A search for ‘Australia Australia News’ on Google’s homepage set up on a desktop computer in Sydney, Australia on Friday 22 January 2021.
David Gray | Bloomberg by Getty Images
Australia Australia has passed a new law requiring local media outlets and publishers to pay for linking their content to news feeds or in search results to digital platforms such as Facebook and Google.
The move was widely expected and comes just days after the government introduced some last-minute amendments to the proposed bill, officially known as the News Media and Digital Platforms Compulsory Bargaining Code.
Treasurer Josh Friedenberg and Communications Minister Paul Fletcher said in a joint statement that the code would ensure that news media businesses receive a fair return for the content they create and that Australia helps maintain public interest journalism in Australia.
They added that the government was “pleased to see progress made by both Google and recently Facebook in reaching a commercial arrangement with Google’s Australian news media businesses.”
Officials said the law will be reviewed by the Treasury within a year of its inception.
What did Facebook and Google do?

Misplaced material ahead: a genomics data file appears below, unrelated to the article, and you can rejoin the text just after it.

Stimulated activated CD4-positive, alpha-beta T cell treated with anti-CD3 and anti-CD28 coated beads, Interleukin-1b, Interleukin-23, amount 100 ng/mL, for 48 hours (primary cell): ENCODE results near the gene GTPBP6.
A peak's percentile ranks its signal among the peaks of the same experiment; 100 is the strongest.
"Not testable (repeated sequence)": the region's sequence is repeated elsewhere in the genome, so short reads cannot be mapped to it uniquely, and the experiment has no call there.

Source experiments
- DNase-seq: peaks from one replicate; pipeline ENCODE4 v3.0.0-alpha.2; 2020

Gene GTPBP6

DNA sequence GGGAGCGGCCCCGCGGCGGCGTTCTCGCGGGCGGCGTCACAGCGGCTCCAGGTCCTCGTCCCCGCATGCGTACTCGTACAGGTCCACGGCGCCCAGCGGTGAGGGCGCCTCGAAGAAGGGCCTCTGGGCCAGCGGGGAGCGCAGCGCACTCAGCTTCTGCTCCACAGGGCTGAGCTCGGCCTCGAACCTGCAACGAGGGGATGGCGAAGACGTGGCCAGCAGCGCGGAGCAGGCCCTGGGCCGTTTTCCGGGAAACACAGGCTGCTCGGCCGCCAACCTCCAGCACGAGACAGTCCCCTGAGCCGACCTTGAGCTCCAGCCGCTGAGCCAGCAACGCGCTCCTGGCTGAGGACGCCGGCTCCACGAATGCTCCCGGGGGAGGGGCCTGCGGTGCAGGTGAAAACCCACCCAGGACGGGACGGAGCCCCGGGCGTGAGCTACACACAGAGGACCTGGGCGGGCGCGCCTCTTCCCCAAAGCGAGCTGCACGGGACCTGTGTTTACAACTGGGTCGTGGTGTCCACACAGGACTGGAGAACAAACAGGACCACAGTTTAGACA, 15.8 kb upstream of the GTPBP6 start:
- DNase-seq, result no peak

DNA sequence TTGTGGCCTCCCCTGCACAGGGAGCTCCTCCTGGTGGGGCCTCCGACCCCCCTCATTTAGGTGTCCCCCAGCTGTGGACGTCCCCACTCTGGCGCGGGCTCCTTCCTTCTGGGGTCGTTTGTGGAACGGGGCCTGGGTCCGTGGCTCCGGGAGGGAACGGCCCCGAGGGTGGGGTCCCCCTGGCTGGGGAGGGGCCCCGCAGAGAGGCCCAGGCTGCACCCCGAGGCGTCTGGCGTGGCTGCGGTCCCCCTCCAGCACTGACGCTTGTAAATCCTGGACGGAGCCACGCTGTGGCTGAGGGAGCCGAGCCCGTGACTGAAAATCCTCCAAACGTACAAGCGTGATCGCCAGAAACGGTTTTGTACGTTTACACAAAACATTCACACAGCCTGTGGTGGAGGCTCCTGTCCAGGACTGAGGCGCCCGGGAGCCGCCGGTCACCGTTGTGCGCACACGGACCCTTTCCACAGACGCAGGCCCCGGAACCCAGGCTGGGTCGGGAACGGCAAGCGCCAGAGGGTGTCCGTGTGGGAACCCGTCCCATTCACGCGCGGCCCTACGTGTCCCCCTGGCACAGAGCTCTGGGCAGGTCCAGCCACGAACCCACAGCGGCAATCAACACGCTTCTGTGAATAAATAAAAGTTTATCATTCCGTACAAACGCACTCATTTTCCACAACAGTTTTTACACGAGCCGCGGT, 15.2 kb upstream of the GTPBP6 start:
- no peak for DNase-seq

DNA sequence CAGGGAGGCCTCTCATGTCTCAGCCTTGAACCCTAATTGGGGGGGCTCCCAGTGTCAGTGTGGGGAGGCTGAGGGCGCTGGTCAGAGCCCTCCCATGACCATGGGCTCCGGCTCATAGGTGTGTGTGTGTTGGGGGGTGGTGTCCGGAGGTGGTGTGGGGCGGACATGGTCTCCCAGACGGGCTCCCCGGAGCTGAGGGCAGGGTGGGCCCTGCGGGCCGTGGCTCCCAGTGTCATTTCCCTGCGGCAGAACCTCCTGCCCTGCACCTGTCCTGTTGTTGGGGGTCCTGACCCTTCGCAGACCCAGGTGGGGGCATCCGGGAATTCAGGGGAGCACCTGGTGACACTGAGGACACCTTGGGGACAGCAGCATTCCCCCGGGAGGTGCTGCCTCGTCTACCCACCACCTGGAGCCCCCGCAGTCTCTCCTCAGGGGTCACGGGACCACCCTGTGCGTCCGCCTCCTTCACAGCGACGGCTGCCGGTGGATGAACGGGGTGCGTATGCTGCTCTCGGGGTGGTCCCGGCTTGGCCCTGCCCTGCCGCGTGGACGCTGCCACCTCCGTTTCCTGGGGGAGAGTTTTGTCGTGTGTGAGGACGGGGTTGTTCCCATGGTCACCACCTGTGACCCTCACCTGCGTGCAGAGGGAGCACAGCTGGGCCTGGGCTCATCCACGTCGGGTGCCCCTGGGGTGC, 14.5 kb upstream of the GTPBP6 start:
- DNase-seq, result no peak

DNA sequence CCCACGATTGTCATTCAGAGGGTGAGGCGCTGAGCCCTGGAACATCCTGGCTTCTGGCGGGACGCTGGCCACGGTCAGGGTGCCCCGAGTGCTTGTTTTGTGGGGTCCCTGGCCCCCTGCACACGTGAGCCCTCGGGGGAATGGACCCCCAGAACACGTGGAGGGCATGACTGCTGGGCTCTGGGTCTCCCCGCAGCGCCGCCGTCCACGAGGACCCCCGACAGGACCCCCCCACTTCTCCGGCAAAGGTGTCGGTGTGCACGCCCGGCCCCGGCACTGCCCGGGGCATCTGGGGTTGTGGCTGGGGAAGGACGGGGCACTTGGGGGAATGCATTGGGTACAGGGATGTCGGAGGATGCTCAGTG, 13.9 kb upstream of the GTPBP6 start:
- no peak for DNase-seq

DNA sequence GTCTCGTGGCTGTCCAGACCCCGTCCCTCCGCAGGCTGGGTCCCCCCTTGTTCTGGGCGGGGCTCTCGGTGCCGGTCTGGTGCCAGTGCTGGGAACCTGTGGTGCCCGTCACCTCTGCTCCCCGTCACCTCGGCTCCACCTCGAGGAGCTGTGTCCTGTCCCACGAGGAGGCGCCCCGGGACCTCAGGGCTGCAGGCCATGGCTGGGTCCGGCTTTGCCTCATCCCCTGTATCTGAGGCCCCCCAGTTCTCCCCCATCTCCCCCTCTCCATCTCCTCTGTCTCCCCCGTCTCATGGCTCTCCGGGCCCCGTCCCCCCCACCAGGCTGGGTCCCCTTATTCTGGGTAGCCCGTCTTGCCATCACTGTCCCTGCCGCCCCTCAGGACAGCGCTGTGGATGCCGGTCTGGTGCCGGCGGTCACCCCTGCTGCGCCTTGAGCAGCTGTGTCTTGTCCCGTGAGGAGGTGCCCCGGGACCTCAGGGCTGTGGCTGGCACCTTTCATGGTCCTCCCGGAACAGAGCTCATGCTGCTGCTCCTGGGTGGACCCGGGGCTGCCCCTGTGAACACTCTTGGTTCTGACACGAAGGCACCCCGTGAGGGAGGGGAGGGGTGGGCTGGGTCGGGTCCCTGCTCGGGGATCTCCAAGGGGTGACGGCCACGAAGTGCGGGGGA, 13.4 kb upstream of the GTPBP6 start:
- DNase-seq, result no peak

Both Facebook and Google have been fighting the law since last year.
Inevitably, Australia will be the first country where a government-appointed arbitrator can decide on the final price to be paid to either platform Australian Australian News Publishers, although the business deal cannot be reached independently.
Experts say the lack of space for a mid-ground agreement – digital platform or publisher – will rule in favor of both parties.
In this week’s amendment, the government said the parties involved would receive a two-month mediation period for the broker deal, before they could be entered into arbitration as a last resort.
Facebook announced on Monday that it would restore news pages in the proposed Australia, reversing an earlier decision to block news blockchains in Australia in retaliation against a subsequent proposed bill.
Campbell Brown, Facebook’s vice president for global news partnerships, said Tuesday that the Australian government has made it clear that the tech company will retain the ability to decide whether news comes on its platform so that it is not automatically subject to overwhelming negotiations.
Google initially threatened to pull its search function from Search Australia. In recent weeks, however, it has struck a number of well-known commercial deals with Australian publishers, including the Murdoch-owned media conglomerate Newscorp.
Australia’s new law could set a precedent for how other countries regulate Big Tech. Countries like France have taken some steps to pay tech companies for the news, while others like Canada and the UK are considering their next steps.